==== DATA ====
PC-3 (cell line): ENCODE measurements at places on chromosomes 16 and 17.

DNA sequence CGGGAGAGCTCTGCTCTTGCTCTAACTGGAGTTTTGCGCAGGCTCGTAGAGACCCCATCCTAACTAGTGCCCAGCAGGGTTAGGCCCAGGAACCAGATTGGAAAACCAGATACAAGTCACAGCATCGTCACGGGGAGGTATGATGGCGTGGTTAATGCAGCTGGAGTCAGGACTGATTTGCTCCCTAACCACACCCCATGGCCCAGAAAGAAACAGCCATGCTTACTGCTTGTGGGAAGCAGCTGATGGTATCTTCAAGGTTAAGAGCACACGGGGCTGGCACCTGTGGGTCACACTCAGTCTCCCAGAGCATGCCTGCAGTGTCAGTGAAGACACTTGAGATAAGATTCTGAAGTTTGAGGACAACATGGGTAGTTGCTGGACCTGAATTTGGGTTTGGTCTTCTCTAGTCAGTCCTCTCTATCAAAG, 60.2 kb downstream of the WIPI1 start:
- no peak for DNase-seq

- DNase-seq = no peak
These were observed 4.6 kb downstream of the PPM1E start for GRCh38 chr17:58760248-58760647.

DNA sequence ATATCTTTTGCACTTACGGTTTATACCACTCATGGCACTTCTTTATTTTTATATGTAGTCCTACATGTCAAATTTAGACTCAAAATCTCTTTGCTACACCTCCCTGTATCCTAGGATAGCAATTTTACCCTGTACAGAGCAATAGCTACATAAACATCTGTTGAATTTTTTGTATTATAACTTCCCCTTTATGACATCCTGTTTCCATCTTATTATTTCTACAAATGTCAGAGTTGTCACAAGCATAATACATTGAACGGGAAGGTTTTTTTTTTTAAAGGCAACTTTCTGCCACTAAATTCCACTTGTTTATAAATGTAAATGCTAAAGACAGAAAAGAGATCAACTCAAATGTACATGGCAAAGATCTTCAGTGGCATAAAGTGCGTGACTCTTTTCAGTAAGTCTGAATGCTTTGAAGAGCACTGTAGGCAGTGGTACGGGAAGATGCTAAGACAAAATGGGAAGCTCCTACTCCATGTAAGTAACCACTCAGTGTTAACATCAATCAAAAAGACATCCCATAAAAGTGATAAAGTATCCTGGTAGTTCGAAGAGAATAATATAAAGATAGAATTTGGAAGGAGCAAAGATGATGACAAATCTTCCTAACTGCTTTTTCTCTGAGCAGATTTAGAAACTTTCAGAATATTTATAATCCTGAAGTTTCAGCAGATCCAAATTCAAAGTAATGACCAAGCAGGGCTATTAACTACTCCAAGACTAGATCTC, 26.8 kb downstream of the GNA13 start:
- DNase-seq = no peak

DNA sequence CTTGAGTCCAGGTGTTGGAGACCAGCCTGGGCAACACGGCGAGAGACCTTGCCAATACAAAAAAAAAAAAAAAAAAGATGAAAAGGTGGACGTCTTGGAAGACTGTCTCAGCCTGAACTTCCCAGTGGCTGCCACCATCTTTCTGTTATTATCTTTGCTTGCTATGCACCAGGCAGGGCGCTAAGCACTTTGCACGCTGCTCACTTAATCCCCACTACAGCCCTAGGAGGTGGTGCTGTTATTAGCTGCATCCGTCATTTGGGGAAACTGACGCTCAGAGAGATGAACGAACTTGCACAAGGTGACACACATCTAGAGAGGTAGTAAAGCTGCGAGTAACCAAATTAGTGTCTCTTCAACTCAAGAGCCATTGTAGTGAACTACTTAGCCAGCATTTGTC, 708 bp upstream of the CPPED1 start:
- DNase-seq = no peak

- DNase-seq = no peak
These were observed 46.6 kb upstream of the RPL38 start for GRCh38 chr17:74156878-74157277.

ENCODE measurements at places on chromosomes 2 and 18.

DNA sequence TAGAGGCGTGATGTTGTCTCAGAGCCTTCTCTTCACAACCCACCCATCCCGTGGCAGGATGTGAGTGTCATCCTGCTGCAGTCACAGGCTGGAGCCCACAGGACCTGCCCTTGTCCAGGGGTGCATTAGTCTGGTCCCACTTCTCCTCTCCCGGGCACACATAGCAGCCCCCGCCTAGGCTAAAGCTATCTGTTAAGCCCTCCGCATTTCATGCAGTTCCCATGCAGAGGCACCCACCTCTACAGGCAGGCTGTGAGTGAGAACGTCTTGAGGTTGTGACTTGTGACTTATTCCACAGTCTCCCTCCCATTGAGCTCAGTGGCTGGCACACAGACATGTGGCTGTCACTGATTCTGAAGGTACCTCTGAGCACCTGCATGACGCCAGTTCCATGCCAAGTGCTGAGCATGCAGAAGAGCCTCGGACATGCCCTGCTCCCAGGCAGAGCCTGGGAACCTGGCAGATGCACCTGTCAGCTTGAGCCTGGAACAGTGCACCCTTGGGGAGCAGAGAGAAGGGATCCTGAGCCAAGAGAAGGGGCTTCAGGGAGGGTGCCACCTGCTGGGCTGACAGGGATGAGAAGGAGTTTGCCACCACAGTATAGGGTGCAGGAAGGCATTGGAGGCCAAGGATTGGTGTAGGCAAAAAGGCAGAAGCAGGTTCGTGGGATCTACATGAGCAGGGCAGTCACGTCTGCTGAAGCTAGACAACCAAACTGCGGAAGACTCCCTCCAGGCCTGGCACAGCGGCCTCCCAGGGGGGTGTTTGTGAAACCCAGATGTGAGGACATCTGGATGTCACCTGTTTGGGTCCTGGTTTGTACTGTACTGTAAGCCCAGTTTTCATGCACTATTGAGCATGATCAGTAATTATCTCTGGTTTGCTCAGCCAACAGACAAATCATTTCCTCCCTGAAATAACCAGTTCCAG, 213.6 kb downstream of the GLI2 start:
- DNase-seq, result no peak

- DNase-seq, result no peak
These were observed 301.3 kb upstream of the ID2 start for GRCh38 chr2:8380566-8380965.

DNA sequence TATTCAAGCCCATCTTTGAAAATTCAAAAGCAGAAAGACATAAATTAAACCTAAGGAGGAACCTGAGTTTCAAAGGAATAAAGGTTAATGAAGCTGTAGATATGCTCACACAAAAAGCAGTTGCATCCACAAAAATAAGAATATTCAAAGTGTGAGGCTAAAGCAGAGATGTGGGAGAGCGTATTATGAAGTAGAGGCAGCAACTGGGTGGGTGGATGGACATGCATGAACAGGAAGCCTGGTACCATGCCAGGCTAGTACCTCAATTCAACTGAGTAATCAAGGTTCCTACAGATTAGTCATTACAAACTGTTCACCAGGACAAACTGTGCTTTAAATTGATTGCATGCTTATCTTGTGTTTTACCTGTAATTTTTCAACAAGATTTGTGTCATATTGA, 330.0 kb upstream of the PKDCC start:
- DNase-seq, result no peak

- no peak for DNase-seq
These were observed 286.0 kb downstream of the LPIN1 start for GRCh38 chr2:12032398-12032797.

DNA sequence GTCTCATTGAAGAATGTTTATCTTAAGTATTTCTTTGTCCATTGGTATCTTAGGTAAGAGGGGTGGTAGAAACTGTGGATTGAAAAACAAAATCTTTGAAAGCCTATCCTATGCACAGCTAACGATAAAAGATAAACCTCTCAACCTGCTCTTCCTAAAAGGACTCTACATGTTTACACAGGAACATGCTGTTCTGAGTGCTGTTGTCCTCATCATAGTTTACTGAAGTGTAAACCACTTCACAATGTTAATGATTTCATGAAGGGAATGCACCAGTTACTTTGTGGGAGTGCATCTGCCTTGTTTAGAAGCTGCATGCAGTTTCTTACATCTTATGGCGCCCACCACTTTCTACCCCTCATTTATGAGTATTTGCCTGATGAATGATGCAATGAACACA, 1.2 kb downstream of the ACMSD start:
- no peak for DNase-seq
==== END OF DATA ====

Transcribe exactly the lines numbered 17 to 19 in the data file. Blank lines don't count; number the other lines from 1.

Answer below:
DNA sequence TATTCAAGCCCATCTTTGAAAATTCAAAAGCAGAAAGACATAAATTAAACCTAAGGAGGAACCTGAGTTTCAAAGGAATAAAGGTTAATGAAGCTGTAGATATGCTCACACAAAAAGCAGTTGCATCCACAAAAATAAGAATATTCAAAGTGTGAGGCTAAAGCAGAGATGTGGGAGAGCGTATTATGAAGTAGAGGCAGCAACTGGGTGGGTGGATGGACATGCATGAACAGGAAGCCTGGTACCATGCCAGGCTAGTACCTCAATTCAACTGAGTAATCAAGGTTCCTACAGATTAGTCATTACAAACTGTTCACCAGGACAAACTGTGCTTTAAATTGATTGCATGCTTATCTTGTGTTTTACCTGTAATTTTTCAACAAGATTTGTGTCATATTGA, 330.0 kb upstream of the PKDCC start:
- DNase-seq, result no peak

- no peak for DNase-seq